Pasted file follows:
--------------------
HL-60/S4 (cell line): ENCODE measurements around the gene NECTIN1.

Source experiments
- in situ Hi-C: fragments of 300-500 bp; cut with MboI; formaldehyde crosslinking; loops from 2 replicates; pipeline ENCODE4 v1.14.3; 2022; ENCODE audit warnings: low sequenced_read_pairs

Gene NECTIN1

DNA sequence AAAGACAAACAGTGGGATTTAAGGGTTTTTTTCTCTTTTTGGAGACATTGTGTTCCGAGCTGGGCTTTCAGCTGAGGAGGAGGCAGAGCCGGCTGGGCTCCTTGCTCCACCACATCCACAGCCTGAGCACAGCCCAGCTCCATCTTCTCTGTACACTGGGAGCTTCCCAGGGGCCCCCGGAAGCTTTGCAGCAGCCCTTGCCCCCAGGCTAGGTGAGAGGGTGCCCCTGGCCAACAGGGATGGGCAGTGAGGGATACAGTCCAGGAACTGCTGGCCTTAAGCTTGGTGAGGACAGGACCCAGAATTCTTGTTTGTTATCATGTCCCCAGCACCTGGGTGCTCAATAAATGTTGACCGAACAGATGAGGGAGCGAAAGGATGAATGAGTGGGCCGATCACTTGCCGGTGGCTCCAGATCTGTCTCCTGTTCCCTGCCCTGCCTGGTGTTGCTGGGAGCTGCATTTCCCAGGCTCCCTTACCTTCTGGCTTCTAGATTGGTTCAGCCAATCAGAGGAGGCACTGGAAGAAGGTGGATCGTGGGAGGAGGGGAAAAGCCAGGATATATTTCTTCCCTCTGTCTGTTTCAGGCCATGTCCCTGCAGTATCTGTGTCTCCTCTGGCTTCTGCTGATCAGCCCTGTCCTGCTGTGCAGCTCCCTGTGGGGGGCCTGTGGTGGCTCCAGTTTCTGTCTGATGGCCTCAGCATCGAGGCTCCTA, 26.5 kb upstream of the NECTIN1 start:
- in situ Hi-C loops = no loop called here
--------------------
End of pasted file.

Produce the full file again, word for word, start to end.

HL-60/S4 (cell line): ENCODE measurements around the gene NECTIN1.

Source experiments
- in situ Hi-C: fragments of 300-500 bp; cut with MboI; formaldehyde crosslinking; loops from 2 replicates; pipeline ENCODE4 v1.14.3; 2022; ENCODE audit warnings: low sequenced_read_pairs

Gene NECTIN1

DNA sequence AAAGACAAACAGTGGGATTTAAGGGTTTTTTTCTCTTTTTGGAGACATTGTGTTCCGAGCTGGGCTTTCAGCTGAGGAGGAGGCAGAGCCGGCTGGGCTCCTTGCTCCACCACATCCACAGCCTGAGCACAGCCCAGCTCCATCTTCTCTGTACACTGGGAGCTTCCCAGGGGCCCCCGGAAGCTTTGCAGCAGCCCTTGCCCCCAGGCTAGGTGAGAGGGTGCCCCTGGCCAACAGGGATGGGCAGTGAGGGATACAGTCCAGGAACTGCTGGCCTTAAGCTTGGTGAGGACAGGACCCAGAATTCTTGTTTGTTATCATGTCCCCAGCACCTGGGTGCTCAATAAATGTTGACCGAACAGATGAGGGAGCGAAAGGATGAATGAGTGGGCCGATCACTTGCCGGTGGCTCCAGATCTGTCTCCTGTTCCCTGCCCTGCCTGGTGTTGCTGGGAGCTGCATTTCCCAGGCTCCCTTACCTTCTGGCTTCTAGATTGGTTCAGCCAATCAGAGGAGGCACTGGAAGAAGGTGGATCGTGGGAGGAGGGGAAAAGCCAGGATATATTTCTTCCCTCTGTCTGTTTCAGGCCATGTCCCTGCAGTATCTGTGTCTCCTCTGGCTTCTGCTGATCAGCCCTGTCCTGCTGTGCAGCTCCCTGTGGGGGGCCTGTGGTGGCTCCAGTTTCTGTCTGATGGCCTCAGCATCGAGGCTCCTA, 26.5 kb upstream of the NECTIN1 start:
- in situ Hi-C loops = no loop called here